Father Ugarte previously surveyed the site and knows exactly where he want the mission sited. “Our first order of business is to ensure water to irrigate the crops.” He points to a spot along the stream, indicating it is where boulders should be placed to hold back the water so it can be diverted into the irrigation ditches. He then leads the way about two hundred paces downstream to a place where the land is elevated above the stream bed.

Here is where the chapel, your quarters, and the storehouse will be built.” He explains how it is safely above the level of water in the event severe rains in the mountains cause it to overflow its banks.

Father Mayorga has learned enough to identify where the gardens will be laid out as the earth appears less sandy, but not of heavy clay. The area has a large growth of grasses and he understands some of it must be cleared away to till the soil. Other grassland must be kept to provide feed for the livestock Father Ugarte will bring from Misión San Javier.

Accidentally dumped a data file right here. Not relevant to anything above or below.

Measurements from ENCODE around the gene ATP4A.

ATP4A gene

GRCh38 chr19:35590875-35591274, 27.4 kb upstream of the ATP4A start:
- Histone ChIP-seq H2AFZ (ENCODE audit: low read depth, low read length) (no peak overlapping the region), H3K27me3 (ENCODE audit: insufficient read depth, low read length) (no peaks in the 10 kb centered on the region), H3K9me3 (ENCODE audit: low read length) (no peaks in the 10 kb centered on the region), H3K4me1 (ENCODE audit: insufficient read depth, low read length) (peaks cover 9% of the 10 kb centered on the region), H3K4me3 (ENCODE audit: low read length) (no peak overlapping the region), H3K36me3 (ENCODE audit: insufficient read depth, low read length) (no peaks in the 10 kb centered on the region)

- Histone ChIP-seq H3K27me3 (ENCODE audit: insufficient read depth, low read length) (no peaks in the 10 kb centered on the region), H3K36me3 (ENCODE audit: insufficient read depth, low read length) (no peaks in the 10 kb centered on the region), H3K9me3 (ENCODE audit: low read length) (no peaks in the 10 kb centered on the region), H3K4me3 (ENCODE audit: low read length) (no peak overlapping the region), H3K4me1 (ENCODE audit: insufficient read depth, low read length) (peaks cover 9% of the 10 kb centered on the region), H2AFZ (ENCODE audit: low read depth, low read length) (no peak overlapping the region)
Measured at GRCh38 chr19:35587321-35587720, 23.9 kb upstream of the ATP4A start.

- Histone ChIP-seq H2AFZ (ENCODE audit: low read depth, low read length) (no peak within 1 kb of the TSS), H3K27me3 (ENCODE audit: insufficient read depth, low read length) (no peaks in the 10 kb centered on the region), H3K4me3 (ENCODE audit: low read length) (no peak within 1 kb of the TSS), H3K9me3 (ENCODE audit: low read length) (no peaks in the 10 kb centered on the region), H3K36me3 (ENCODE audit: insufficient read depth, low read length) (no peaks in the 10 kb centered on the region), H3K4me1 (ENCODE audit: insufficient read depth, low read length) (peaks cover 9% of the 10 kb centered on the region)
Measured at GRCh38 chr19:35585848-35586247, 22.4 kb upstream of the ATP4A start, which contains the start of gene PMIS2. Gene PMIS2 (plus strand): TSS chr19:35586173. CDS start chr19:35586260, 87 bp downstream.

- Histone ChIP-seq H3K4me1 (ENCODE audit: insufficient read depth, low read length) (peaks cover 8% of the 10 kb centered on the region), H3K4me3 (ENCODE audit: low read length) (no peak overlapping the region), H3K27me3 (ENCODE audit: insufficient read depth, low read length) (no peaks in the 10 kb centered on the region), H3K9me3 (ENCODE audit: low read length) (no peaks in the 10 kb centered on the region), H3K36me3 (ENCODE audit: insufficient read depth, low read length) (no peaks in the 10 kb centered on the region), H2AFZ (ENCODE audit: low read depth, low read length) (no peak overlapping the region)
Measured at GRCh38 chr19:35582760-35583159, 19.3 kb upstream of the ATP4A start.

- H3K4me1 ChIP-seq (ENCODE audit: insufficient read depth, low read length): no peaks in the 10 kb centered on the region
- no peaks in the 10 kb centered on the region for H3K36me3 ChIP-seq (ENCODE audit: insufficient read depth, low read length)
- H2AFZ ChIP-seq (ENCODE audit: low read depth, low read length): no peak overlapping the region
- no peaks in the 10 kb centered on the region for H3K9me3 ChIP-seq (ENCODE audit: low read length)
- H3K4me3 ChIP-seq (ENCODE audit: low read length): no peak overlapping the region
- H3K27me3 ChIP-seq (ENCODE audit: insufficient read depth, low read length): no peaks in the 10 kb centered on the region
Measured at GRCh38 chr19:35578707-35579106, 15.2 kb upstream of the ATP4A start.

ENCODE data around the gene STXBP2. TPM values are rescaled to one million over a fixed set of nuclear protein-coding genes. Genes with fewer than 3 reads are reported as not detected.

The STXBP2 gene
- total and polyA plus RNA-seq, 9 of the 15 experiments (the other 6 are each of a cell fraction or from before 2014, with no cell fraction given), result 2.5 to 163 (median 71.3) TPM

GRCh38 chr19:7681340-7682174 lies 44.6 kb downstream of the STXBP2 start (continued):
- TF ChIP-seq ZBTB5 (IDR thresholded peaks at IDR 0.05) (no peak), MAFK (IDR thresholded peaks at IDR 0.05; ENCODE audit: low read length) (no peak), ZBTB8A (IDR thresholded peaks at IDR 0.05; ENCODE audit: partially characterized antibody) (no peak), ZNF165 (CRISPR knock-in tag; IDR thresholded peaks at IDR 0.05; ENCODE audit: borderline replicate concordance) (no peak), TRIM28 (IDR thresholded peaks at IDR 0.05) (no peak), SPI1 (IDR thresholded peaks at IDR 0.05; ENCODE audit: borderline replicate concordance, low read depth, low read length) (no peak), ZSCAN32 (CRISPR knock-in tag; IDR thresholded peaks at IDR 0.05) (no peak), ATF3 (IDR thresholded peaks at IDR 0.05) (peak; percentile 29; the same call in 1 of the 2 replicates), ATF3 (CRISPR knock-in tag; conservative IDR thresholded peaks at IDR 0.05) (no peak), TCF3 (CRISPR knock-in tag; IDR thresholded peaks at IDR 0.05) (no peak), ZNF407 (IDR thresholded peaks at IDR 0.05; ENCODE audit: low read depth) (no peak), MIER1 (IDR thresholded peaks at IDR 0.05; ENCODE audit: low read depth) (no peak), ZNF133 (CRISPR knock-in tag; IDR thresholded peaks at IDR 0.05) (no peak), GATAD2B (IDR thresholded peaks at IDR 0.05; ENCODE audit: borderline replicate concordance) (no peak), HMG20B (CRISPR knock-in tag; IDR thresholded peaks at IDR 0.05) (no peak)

The Ancón, as the Cochimi call it, is a shelf filled with black, lava rock. Some of the stones glisten their ebony shades caused by cooling. Andrade, the guide, grins and shows Father Mayorga his knife made of similar stone. When offered, the priest carefully tests it with his thumb, finding the jagged blade quite sharp. One of the things he learned at the college in Mexico City was the deadly efficiency of native weapons made of obsidian.

The mule train contains everything needed to create the mission. But, there are no hands to do the construction so they can be safely stored. Father Visitador Salvatierra solves that by ordering all members of the group to gather rocks and boulders and carry them to a spot he selects. He draws lines in the hard-packed dirt and trenches are quickly dug.